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Household worship

Acerra - Gutus - Lucerna - Patera - Salinum - Turibulum

Reconstructionism in Nova Roma

Making a lararium
Simple rituals for starters
Daily rites - Kalends rites - Nones rites - Ides rites

The patera or offering dish was used at the lararium throughout all periods of Roman religion. The patera is used to offer bits of food or wine from houshold meals to the gods. The Romans thought it important to symbolically share the sustinance of life with deity, as honored members of the home. In ancient times there were many different forms of paterae. Most often it was a clay or metal saucer-like dish, shallow and perhaps half an inch deep at best. The patera was usually round or oval in shape.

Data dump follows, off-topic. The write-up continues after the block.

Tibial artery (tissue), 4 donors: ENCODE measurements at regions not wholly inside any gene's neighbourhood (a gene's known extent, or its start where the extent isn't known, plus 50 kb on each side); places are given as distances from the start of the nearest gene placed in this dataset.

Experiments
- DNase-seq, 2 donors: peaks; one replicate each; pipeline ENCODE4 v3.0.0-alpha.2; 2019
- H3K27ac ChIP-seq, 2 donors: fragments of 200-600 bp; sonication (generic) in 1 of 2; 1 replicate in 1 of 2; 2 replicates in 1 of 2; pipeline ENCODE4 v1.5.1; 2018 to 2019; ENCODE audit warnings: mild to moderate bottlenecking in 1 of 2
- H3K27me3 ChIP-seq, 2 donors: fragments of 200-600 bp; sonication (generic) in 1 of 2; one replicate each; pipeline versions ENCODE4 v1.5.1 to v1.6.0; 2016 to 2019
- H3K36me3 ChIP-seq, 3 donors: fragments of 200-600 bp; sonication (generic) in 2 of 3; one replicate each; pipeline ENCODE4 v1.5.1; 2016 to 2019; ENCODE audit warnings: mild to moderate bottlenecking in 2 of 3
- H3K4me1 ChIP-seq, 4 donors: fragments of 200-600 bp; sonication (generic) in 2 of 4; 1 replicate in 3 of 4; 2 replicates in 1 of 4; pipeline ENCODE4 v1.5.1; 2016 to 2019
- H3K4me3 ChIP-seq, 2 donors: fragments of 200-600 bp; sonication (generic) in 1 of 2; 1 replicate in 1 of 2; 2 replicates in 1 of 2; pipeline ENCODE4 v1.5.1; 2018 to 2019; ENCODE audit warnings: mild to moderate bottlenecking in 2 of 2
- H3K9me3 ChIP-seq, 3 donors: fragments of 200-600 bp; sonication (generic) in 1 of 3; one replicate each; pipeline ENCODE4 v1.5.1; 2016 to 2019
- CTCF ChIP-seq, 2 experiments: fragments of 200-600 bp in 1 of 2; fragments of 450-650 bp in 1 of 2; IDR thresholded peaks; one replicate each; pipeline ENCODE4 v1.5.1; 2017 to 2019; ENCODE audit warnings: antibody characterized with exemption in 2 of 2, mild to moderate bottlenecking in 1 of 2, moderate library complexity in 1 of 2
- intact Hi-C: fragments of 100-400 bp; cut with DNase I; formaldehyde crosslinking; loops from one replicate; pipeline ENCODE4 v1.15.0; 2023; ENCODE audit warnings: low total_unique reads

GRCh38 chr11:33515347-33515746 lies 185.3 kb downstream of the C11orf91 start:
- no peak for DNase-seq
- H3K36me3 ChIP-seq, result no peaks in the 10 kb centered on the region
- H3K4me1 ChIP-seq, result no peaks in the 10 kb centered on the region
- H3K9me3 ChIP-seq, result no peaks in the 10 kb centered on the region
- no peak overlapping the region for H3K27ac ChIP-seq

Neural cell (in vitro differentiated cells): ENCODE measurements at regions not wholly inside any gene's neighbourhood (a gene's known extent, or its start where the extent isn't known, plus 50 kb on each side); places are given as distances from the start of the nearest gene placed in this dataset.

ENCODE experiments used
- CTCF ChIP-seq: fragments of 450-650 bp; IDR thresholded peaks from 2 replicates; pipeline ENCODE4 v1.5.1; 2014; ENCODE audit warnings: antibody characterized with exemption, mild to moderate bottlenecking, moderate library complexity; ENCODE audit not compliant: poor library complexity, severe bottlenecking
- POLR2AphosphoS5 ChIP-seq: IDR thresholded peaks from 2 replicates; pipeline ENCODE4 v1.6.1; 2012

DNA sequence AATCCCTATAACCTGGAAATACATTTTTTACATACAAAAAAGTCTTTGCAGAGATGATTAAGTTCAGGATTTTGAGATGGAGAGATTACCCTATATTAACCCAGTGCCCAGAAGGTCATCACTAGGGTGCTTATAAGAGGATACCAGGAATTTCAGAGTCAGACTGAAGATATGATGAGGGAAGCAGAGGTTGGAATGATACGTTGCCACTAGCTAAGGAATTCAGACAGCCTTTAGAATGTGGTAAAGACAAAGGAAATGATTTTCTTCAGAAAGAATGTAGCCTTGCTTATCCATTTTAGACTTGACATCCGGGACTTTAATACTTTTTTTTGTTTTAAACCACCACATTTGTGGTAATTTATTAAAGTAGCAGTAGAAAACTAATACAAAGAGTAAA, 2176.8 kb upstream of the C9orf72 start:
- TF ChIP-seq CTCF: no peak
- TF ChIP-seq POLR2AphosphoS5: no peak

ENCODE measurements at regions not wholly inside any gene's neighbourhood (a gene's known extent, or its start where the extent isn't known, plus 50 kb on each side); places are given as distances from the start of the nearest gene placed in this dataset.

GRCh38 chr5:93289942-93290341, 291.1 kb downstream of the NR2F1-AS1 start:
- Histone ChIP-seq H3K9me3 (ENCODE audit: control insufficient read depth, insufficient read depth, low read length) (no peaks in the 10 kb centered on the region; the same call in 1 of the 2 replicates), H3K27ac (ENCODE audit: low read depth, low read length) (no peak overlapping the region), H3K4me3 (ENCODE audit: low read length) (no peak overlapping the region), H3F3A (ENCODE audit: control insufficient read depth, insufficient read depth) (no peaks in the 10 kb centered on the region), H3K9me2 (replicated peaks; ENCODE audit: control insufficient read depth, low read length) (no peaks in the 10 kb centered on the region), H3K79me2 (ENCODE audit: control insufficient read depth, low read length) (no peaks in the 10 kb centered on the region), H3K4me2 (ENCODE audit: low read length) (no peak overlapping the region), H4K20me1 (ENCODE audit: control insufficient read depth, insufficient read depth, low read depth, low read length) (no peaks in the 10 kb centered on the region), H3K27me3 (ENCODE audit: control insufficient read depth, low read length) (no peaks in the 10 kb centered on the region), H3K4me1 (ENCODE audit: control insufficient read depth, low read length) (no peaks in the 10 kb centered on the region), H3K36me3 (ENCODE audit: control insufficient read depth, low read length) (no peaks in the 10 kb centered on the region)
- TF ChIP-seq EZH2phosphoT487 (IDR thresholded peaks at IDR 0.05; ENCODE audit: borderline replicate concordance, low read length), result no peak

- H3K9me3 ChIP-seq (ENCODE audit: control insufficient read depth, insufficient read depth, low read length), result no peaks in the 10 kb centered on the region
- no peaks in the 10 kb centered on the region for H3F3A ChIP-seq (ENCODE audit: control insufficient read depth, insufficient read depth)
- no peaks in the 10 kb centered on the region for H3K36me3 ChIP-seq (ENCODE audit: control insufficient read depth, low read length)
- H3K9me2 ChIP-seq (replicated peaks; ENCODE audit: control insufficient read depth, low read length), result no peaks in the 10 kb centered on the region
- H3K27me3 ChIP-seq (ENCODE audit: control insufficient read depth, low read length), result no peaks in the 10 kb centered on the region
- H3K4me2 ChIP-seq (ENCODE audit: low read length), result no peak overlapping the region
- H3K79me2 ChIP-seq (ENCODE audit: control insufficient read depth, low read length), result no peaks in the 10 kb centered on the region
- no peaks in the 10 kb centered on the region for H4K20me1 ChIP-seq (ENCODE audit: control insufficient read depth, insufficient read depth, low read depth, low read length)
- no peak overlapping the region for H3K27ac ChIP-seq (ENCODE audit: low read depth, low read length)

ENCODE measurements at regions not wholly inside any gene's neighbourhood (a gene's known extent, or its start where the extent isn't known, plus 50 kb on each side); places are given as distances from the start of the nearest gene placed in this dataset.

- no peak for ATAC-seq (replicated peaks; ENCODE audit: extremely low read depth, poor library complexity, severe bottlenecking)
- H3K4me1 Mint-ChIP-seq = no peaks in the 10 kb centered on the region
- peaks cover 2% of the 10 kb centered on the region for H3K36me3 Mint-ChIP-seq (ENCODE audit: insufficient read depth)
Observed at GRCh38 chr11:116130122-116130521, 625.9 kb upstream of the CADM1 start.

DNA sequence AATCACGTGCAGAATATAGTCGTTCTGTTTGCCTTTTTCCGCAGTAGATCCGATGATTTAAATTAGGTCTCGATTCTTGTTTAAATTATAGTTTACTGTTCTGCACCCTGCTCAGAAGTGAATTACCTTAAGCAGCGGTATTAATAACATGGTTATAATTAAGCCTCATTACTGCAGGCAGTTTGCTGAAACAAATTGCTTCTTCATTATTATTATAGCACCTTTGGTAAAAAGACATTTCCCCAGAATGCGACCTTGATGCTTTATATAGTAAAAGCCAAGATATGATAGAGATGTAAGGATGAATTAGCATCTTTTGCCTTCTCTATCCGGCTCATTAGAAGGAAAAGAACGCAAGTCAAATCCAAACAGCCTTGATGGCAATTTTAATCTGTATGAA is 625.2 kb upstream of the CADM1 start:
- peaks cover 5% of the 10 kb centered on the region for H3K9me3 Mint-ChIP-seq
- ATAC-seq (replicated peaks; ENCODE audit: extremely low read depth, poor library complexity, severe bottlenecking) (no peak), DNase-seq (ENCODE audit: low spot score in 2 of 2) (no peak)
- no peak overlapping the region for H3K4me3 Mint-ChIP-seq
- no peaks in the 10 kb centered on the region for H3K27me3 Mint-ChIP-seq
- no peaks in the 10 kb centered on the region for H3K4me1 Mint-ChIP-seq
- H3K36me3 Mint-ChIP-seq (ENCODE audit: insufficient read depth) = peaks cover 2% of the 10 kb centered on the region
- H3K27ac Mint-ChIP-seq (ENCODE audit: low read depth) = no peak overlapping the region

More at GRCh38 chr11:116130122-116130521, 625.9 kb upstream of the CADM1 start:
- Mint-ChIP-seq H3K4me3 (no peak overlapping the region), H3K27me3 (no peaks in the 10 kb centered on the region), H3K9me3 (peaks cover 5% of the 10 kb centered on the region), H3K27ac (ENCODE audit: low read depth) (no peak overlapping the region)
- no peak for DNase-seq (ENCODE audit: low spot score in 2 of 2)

The patera is an easy tool to use. A small bit of food from the family table, or liquid such as wine or milk is placed into it so that the gods may share with the members of the household. The offerings placed in a patera need only be left for an hour or two, although they can be left from meal to meal if one wishes. The patera should be kept spotless when not in use.

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